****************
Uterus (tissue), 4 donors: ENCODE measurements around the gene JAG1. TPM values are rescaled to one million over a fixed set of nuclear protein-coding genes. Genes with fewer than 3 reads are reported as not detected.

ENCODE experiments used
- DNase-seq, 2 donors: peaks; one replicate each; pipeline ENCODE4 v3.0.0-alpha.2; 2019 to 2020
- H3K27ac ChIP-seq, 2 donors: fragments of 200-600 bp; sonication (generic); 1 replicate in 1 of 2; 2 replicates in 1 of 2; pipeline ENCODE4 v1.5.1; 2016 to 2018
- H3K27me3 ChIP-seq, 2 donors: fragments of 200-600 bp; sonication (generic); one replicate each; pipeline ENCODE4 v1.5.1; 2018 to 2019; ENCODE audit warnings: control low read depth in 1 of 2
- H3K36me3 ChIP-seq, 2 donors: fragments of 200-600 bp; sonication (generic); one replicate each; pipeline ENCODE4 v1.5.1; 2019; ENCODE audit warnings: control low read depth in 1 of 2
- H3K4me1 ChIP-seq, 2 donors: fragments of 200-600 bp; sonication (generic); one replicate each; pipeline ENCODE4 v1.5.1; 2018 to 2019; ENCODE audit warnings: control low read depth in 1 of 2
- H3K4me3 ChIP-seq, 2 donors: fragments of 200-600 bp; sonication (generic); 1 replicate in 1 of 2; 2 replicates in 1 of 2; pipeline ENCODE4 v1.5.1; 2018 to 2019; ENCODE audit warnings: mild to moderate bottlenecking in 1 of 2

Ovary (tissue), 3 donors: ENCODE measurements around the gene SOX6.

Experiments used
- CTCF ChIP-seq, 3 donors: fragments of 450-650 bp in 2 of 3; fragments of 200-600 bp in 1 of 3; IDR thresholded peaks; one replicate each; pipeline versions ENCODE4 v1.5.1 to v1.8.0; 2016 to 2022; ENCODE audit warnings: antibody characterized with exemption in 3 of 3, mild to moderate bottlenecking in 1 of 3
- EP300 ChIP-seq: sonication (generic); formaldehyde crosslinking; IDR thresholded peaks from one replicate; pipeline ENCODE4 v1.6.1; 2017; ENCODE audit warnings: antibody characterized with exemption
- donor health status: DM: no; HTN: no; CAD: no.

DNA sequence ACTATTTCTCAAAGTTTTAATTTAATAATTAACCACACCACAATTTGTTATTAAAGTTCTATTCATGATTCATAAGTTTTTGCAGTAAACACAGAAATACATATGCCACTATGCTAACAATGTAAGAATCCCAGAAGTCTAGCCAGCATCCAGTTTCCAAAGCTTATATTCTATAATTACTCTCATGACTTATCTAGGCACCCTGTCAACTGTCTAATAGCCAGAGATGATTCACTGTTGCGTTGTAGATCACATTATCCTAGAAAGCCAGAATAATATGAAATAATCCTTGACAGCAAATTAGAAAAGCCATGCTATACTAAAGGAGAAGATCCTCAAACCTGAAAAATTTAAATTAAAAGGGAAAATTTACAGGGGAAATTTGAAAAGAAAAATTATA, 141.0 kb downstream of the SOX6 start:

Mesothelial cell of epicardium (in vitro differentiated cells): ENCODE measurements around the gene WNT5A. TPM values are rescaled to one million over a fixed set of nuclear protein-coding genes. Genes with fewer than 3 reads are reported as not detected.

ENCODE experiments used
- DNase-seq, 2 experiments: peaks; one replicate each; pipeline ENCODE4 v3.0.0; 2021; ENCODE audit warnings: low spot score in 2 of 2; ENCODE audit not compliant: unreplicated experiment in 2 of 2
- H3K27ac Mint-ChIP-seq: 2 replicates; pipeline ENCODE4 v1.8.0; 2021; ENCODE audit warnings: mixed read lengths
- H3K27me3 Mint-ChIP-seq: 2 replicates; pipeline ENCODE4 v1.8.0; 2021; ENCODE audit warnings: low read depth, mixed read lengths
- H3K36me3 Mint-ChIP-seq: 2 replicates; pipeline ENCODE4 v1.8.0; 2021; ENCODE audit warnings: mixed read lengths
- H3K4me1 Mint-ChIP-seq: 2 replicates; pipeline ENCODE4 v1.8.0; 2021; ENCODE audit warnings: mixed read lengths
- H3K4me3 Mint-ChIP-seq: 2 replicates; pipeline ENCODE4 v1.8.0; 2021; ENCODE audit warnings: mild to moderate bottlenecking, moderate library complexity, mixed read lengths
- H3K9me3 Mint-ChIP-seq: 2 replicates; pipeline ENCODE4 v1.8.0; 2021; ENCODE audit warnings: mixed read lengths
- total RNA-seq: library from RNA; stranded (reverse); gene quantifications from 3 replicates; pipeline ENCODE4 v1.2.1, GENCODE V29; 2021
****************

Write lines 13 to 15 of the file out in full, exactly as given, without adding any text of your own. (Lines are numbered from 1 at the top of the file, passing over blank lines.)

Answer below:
- donor health status: DM: no; HTN: no; CAD: no.

DNA sequence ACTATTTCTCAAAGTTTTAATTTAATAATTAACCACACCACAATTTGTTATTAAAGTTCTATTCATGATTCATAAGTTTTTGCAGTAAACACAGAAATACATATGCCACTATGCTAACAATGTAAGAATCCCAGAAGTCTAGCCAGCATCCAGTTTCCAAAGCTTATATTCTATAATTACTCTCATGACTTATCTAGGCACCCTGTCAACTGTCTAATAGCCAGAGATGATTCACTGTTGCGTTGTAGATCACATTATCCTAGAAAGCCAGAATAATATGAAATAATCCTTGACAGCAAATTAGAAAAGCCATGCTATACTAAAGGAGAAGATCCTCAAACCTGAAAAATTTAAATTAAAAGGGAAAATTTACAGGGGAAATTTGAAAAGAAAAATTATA, 141.0 kb downstream of the SOX6 start:

Mesothelial cell of epicardium (in vitro differentiated cells): ENCODE measurements around the gene WNT5A. TPM values are rescaled to one million over a fixed set of nuclear protein-coding genes. Genes with fewer than 3 reads are reported as not detected.